Top Gear: A New Refactoring Kata

For the last five or six years, I’ve been using coding exercises during job interviews. After talking a little with a candidate I open my laptop, call up an editor, and we sit together to do some coding.

My favourite exercise for this is a refactoring kata that I came up with. I’ve always found it more interesting how people deal with bad code they encounter than any small amount of code that can be written in this kind of short period.

The form of the kata is very much inspired by the ‘Gilded Rose’ kata, but it’s intentionally smaller so that it’s possible to get to a point where tests can be written and the code refactored in a period of about an hour, hour and a half.

The code is supposed to be the code of a automatic transmission. Someone has built it, but it was probably (hopefully!) never released. You are asked to make a few improvements so that the gear box can be made more energy efficient in the future. This is the description:

The code that we need to work in looks like this:

I’ve made Java, PHP and ruby versions available in my github repository: https://github.com/wouterla/TopGearKata

If you add a language, let me know!

Don’t Refactor. Rebuild. Kinda.

I recently had the chance to speak at the wonderful Lean Agile Scotland conference. The conference had a very wide range of subjects being discussed on an amazingly high level: complexity theory, lean thinking, agile methods, and even technical practices!

I followed a great presentation by Steve Smith on how the popularity of feature branching strategies make Continuous Integration difficult to impossible. I couldn’t have asked for a better lead in for my own talk.

Which is about giving up and starting over. Kinda.

Learning environments

Why? Because, when you really get down to it, refactoring an old piece of junk, sorry, legacy code, is bloody difficult!

Sure, if you give me a few experienced XP guys, or ‘software craftsmen’, and let us at it, we’ll get it done. But I don’t usually have that luxury. And most organisations don’t.

When you have a team that is new to the agile development practices, like TDD, refactoring, clean code, etc. then learning that stuff in the context of a big ball of mud is really hard.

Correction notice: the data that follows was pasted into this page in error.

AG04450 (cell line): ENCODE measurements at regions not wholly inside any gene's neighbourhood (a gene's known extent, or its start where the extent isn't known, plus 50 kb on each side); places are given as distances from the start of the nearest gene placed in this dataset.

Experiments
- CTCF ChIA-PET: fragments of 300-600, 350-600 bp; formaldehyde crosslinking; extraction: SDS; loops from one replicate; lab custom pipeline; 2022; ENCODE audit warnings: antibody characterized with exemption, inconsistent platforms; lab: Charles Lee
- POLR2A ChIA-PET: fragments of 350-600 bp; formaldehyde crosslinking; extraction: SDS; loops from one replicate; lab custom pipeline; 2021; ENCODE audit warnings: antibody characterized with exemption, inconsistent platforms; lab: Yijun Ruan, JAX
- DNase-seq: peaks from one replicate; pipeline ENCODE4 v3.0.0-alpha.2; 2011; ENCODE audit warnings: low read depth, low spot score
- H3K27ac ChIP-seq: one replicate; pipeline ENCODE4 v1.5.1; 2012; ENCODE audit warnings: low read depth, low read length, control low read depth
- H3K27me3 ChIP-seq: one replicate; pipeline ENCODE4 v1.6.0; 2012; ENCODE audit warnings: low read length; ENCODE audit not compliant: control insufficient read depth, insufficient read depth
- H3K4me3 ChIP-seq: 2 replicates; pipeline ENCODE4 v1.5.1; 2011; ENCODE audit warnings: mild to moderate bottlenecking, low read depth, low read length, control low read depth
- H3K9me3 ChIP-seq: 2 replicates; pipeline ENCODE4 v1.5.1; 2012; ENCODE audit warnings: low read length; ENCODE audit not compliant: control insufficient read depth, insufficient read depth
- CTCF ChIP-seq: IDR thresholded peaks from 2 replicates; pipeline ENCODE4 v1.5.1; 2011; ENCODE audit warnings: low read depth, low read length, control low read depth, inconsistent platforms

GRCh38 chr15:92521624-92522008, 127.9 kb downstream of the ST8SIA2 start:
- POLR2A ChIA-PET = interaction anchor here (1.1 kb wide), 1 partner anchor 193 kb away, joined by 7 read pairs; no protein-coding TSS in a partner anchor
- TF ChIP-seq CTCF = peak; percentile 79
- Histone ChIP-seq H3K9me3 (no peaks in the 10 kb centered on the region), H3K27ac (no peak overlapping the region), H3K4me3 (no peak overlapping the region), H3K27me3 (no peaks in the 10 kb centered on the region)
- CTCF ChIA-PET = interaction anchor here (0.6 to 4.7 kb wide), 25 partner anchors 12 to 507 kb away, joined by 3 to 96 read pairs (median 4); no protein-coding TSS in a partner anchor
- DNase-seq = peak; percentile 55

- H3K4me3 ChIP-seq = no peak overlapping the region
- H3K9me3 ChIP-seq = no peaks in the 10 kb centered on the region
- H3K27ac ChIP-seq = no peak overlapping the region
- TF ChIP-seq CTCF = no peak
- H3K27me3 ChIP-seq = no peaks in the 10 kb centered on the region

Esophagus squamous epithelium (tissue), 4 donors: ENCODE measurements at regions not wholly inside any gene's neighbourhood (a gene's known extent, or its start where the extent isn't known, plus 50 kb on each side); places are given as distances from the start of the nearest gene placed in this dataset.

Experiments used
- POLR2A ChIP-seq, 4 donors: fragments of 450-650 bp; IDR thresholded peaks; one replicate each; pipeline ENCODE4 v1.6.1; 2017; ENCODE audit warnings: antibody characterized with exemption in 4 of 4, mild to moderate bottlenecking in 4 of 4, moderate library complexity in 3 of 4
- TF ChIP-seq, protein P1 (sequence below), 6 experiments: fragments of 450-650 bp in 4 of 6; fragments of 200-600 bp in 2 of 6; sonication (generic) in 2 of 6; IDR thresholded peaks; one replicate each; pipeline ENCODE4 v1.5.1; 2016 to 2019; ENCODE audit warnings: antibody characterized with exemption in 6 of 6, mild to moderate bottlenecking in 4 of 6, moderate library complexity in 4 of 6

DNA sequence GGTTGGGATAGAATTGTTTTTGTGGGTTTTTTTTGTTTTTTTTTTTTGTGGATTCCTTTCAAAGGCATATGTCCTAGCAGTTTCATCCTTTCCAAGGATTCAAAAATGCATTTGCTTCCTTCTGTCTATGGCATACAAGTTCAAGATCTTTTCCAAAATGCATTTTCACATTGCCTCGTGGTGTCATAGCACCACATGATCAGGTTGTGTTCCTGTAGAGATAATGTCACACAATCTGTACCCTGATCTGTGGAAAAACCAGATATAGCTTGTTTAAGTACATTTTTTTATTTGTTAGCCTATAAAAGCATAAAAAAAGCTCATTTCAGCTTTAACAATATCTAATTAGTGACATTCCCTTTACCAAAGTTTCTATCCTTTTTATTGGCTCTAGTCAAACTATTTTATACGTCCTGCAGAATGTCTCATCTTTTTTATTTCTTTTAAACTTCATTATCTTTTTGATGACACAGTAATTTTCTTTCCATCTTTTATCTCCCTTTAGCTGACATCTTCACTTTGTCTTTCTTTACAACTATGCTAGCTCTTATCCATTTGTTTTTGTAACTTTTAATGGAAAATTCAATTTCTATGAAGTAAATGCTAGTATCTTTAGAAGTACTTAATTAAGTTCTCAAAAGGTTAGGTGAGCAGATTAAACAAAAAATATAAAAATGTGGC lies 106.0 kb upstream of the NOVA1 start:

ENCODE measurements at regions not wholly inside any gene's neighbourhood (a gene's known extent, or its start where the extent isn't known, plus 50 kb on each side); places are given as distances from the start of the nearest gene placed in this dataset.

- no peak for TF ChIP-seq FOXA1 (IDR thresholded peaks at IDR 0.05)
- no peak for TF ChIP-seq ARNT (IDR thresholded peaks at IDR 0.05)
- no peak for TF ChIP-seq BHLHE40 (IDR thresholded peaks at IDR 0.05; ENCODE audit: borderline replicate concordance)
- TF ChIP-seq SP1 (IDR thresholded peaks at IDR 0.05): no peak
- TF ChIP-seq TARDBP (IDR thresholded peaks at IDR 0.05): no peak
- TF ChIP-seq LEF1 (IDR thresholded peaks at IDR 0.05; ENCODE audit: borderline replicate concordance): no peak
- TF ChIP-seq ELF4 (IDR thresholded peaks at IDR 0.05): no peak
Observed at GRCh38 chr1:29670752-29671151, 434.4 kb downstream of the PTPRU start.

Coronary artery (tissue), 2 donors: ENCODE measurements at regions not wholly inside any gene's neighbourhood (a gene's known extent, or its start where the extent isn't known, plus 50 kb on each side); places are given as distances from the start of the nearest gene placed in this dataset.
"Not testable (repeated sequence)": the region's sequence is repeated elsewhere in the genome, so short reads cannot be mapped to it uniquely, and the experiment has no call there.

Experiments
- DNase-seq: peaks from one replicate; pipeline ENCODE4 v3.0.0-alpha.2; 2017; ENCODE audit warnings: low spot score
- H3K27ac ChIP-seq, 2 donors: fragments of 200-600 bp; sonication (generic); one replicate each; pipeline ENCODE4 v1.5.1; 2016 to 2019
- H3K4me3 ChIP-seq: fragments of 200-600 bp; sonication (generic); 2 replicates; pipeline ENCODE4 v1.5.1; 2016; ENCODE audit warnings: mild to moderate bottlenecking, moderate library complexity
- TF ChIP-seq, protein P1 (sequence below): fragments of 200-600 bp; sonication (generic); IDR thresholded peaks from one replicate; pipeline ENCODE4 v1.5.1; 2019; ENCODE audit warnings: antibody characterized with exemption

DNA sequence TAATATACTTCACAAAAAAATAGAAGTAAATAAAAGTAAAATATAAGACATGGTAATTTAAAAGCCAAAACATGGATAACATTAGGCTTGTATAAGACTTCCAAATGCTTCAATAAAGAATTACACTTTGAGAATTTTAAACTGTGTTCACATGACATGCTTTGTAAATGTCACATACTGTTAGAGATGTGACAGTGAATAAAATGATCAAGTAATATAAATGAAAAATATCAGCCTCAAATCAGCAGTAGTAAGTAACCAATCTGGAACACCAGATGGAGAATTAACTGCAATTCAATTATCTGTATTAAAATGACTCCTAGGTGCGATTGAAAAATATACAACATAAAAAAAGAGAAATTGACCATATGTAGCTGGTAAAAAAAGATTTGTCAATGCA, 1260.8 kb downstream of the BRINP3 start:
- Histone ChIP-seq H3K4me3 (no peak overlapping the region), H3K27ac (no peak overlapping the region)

You see, when people start to learn about something like TDD, they do some exercises, read a book, maybe even get a training. They’ll see this kind of code:

Example code from Kent Beck's book: "Test Drive Developmen: By Example"

Example code from Kent Beck’s book: “Test Drive Development: By Example”

Then they get back to work, and are on their own again, and they’re confronted with something like this:

Code Sample from my post "Code Cleaning: A refactoring example in 50 easy steps"

Code Sample from my post “Code Cleaning: A refactoring example in 50 easy steps”

And then, when they say that TDD doesn’t work, or that agile won’t work in their ‘real world’ situation we say they didn’t try hard enough. In these circumstances it is very hard to succeed. 

So how can we deal with situations like this? As I mentioned above, an influx of experienced developers that know how to get a legacy system under control is wonderful, but not very likely. Developers that haven’t done that sort of thing before really will need time to gain the necessary skills, and that needs to be done in a more controlled, or controllable, environment. Like a new codebase, started from scratch.

Easy now, I understand your reluctance! Throwing away everything you’ve built and starting over is pretty much the reverse of the advice we normally give.

Let me explain using an example.

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Agile 2015 Talk: Don’t Refactor. Rebuild. Kinda.